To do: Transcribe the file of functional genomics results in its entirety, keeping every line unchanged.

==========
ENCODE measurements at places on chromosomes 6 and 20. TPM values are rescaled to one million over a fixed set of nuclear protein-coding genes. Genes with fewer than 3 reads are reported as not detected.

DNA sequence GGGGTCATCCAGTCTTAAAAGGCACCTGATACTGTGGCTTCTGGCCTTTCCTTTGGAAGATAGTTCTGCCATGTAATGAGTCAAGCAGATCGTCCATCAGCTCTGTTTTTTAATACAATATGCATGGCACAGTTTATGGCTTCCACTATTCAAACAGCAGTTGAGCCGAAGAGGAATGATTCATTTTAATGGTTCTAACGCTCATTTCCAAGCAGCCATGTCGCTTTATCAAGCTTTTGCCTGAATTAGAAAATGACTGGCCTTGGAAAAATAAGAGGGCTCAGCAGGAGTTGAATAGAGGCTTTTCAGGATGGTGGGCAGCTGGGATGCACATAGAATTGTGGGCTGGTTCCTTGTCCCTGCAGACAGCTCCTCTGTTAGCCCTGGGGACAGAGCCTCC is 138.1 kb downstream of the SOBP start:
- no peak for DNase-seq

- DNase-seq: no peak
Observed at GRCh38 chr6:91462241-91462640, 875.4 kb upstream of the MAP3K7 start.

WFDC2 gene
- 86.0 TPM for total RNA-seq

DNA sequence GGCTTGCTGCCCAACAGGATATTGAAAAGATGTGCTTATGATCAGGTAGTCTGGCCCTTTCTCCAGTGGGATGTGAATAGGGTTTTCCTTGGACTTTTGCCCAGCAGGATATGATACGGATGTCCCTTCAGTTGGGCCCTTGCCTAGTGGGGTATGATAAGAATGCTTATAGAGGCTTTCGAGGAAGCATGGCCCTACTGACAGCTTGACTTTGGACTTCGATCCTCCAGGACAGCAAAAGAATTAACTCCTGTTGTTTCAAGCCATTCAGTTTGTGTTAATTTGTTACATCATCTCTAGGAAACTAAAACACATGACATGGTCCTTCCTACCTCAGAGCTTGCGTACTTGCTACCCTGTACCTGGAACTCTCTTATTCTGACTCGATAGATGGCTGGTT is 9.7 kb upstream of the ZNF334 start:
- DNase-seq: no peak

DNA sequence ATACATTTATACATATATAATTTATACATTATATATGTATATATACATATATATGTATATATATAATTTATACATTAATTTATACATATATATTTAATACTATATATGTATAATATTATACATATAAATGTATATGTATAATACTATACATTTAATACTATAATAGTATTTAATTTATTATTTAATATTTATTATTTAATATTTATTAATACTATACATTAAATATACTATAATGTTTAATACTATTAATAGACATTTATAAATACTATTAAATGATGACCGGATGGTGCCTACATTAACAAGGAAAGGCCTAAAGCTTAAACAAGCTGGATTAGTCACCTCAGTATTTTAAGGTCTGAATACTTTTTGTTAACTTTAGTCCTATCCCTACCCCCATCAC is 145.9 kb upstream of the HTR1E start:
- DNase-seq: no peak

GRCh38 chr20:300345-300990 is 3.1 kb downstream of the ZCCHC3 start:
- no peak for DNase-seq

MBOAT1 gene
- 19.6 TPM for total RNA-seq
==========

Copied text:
ENCODE measurements at places on chromosomes 6 and 20. TPM values are rescaled to one million over a fixed set of nuclear protein-coding genes. Genes with fewer than 3 reads are reported as not detected.

DNA sequence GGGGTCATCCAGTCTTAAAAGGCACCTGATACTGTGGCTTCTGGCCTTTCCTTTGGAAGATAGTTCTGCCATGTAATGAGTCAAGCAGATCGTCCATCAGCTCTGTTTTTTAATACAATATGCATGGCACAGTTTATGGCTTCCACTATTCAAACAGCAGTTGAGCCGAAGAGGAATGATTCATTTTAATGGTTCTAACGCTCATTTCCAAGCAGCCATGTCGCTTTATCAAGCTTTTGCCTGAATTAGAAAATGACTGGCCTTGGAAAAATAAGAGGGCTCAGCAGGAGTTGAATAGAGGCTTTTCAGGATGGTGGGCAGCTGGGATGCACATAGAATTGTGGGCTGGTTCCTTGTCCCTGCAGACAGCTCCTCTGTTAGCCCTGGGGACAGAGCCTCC is 138.1 kb downstream of the SOBP start:
- no peak for DNase-seq

- DNase-seq: no peak
Observed at GRCh38 chr6:91462241-91462640, 875.4 kb upstream of the MAP3K7 start.

WFDC2 gene
- 86.0 TPM for total RNA-seq

DNA sequence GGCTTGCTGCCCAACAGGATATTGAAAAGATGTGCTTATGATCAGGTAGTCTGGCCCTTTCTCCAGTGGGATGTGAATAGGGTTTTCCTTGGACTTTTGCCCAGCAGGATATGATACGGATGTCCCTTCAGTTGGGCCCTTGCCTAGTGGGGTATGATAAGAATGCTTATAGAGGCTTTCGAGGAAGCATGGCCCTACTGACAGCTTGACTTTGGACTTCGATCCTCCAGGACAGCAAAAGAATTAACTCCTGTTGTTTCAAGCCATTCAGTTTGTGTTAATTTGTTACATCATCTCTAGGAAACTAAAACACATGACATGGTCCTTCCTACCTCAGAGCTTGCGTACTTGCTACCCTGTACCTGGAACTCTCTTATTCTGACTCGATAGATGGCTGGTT is 9.7 kb upstream of the ZNF334 start:
- DNase-seq: no peak

DNA sequence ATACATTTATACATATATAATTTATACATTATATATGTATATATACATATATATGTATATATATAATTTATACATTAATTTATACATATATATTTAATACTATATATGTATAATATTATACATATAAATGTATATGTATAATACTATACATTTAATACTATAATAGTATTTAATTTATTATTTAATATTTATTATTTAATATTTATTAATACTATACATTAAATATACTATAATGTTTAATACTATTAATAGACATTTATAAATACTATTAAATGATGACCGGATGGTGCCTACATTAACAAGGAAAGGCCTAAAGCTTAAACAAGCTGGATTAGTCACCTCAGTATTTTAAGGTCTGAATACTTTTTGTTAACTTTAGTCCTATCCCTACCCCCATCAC is 145.9 kb upstream of the HTR1E start:
- DNase-seq: no peak

GRCh38 chr20:300345-300990 is 3.1 kb downstream of the ZCCHC3 start:
- no peak for DNase-seq

MBOAT1 gene
- 19.6 TPM for total RNA-seq